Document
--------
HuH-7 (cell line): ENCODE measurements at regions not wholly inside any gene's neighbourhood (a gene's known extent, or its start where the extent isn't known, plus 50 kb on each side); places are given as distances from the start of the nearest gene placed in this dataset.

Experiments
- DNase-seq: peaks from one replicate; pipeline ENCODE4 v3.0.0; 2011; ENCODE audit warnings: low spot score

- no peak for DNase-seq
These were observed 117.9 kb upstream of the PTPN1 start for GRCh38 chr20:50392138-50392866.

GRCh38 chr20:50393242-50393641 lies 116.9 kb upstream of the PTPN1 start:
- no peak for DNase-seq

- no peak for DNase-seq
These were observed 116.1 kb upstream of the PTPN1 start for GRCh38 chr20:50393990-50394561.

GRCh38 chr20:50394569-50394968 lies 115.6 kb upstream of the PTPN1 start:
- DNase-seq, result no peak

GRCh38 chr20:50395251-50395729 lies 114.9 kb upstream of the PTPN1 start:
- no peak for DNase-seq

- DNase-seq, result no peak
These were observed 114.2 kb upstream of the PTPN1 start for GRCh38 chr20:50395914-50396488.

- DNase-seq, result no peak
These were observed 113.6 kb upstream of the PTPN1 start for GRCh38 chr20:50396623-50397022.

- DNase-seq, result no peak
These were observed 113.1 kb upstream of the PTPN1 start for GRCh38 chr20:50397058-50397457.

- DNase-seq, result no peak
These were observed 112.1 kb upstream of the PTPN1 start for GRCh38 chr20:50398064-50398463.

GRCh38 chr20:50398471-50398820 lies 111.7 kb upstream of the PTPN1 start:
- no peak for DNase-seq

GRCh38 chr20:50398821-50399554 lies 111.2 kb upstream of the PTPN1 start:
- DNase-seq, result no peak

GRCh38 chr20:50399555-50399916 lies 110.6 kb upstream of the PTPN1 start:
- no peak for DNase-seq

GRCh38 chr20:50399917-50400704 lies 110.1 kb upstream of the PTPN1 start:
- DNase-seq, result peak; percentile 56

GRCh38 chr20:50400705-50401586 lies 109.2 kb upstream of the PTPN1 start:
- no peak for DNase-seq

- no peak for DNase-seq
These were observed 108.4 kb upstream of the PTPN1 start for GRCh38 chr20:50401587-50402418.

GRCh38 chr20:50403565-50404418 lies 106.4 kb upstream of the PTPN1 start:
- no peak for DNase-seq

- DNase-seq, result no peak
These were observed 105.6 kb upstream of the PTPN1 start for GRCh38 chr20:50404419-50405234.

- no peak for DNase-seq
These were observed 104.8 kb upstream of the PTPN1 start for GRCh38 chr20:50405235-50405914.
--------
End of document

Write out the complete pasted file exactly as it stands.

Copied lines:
HuH-7 (cell line): ENCODE measurements at regions not wholly inside any gene's neighbourhood (a gene's known extent, or its start where the extent isn't known, plus 50 kb on each side); places are given as distances from the start of the nearest gene placed in this dataset.

Experiments
- DNase-seq: peaks from one replicate; pipeline ENCODE4 v3.0.0; 2011; ENCODE audit warnings: low spot score

- no peak for DNase-seq
These were observed 117.9 kb upstream of the PTPN1 start for GRCh38 chr20:50392138-50392866.

GRCh38 chr20:50393242-50393641 lies 116.9 kb upstream of the PTPN1 start:
- no peak for DNase-seq

- no peak for DNase-seq
These were observed 116.1 kb upstream of the PTPN1 start for GRCh38 chr20:50393990-50394561.

GRCh38 chr20:50394569-50394968 lies 115.6 kb upstream of the PTPN1 start:
- DNase-seq, result no peak

GRCh38 chr20:50395251-50395729 lies 114.9 kb upstream of the PTPN1 start:
- no peak for DNase-seq

- DNase-seq, result no peak
These were observed 114.2 kb upstream of the PTPN1 start for GRCh38 chr20:50395914-50396488.

- DNase-seq, result no peak
These were observed 113.6 kb upstream of the PTPN1 start for GRCh38 chr20:50396623-50397022.

- DNase-seq, result no peak
These were observed 113.1 kb upstream of the PTPN1 start for GRCh38 chr20:50397058-50397457.

- DNase-seq, result no peak
These were observed 112.1 kb upstream of the PTPN1 start for GRCh38 chr20:50398064-50398463.

GRCh38 chr20:50398471-50398820 lies 111.7 kb upstream of the PTPN1 start:
- no peak for DNase-seq

GRCh38 chr20:50398821-50399554 lies 111.2 kb upstream of the PTPN1 start:
- DNase-seq, result no peak

GRCh38 chr20:50399555-50399916 lies 110.6 kb upstream of the PTPN1 start:
- no peak for DNase-seq

GRCh38 chr20:50399917-50400704 lies 110.1 kb upstream of the PTPN1 start:
- DNase-seq, result peak; percentile 56

GRCh38 chr20:50400705-50401586 lies 109.2 kb upstream of the PTPN1 start:
- no peak for DNase-seq

- no peak for DNase-seq
These were observed 108.4 kb upstream of the PTPN1 start for GRCh38 chr20:50401587-50402418.

GRCh38 chr20:50403565-50404418 lies 106.4 kb upstream of the PTPN1 start:
- no peak for DNase-seq

- DNase-seq, result no peak
These were observed 105.6 kb upstream of the PTPN1 start for GRCh38 chr20:50404419-50405234.

- no peak for DNase-seq
These were observed 104.8 kb upstream of the PTPN1 start for GRCh38 chr20:50405235-50405914.